Job Search Letters: Experienced job seekers know the importance of effective written communications, but in this workshop they’re reminded of how important it is to be proactive in one’s job search. WS’s talk about approach letters as a way to network. Cover letters are always sent with a résumé unless instructed otherwise. When asked how many send cover letters with résumés, most don’t raise their hand. Jobseekers are encouraged to go beyond the typical cover letter with the typical first sentence, and write a vivid tagline that grabs employers’ attention. Boring doesn’t win brownie points with employers—it’s simply boring. The thank you letter is the conclusion of the interview process.

The next time you see someone who is biding his time applying online for jobs, suggest that he visit a One-Stop career center; talk to a career counselor; look into training; and, of course, join as many workshops as possible. Jobseekers of all experience levels shouldn’t turn their nose up to One-Stop career centers that are making a great effort to accommodate the expanding number of experienced job seekers…and often succeeding.

The secret to success; it’s in the touch

Much to my son’s and my pleasure, the Dallas Mavericks are leading the Miami Heat three games to two. We’re both Celtics fans, but we hate the Heat because they eliminated our team with their Big Three of Bosh, James, and Wade.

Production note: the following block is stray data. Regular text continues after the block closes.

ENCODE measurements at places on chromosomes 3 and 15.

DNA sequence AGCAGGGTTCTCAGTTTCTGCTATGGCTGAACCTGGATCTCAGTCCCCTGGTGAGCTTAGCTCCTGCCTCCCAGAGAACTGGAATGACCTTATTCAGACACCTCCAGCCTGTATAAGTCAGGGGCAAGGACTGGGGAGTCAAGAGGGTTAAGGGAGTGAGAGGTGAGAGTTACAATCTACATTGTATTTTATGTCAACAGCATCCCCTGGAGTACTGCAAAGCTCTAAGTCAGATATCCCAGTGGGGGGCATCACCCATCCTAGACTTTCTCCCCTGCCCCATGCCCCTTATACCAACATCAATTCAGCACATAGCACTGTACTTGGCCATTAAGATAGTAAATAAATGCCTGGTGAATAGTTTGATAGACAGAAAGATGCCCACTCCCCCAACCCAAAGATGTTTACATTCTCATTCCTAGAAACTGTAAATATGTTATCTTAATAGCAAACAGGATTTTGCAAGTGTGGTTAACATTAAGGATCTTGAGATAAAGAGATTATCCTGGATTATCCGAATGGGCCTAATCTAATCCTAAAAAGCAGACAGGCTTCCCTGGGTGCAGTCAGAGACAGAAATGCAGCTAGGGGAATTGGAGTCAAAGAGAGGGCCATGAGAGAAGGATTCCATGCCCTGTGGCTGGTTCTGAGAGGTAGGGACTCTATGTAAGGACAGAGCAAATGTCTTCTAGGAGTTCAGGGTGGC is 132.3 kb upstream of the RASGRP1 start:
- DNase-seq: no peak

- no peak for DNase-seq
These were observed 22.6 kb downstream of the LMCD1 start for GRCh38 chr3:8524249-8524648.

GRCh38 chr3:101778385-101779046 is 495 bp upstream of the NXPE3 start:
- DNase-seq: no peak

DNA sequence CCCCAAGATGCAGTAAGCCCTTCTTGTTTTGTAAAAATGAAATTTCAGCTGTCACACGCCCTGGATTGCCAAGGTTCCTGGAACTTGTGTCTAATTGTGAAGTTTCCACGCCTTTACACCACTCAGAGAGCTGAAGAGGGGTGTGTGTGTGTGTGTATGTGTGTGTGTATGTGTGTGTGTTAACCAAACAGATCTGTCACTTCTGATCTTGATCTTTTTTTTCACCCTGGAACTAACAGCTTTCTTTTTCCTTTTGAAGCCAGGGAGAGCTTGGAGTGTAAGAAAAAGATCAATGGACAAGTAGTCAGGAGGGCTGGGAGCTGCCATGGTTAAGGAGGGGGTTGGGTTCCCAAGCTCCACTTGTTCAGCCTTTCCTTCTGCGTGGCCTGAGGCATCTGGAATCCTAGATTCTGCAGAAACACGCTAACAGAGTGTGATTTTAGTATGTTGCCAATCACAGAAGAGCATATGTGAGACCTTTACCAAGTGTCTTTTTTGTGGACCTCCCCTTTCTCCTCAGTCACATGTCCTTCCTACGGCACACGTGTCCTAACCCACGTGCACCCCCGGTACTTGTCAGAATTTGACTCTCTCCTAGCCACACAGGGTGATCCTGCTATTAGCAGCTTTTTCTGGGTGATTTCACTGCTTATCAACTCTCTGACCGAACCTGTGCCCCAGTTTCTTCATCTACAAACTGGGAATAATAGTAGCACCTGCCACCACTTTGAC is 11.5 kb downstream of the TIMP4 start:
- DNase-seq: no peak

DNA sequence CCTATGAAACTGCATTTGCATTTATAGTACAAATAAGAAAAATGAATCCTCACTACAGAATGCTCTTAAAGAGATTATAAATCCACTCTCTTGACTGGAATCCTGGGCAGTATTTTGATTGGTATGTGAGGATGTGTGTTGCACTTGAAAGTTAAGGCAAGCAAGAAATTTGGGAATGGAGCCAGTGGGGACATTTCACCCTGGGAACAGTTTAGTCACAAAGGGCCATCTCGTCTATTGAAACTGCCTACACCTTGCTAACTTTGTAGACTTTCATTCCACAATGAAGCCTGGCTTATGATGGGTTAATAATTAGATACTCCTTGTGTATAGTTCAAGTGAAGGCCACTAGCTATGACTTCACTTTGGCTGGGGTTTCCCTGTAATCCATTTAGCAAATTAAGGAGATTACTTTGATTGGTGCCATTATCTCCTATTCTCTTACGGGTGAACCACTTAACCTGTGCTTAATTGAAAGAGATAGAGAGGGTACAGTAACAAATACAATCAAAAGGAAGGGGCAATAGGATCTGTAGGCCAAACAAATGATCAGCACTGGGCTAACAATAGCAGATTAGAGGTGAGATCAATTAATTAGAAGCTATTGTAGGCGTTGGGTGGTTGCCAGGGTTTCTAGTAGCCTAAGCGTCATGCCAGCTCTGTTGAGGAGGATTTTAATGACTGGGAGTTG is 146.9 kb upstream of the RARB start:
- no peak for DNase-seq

I have been hearing about the Maverick’s success on NPR and other news outlets, which attribute it to…touching. That’s right, the team from Dallas touches each other with high-fives and butt taps. This proves that constant congratulations, even when their teammates miss a free throw, have a positive effect.

The same holds true in the workplace. Attaboys and attagirls raise morale and increases productivity. I know this to be the case because three years ago the management team surprised the employees with a round of appreciation for all of us. They awarded us with praise during a staff meeting. My manager told the staff “Bob will fight for every one of his customers.” I was flattered and the high from her comment lasted at least a week.

So why doesn’t this happen at more companies? It’s a known fact that employees feel more appreciated with a pat on the back than with a raise. We enjoy being complimented for a job well done, and this encourages us to try harder, do better. Money doesn’t have the same effect.

When people contemplate how teachers, for instance, can increase their performance, it’s not raises that do the trick. Teachers argue that their creativity being taken from them for the sake of raising test scores, larger and unmanageable classes, and lack of administrative and parental support, are the reasons for decreased performance.

Professionals in other fields talk about harsh management and even bullying as major reasons for wanting to move on or quit. Members of the LinkedIn community constantly bring up questions about effective management. The answers they receive include vision, fairness, consistency, empowerment, et cetera. In other words, what our children look for in their parents.

It comes to no surprise that the Dallas Mavericks are prevailing over the Big Three due to their touchy-feely approach to the games. We are fortunate when the people who rely on us to do our jobs show us appreciation, so why wouldn’t a professional basketball team raise its performance when they have the support from each other.

I’m fortunate to work with positive colleagues who are encouraged by fair and consistent management. But I think I’ll refrain from touching my co-workers’ butt.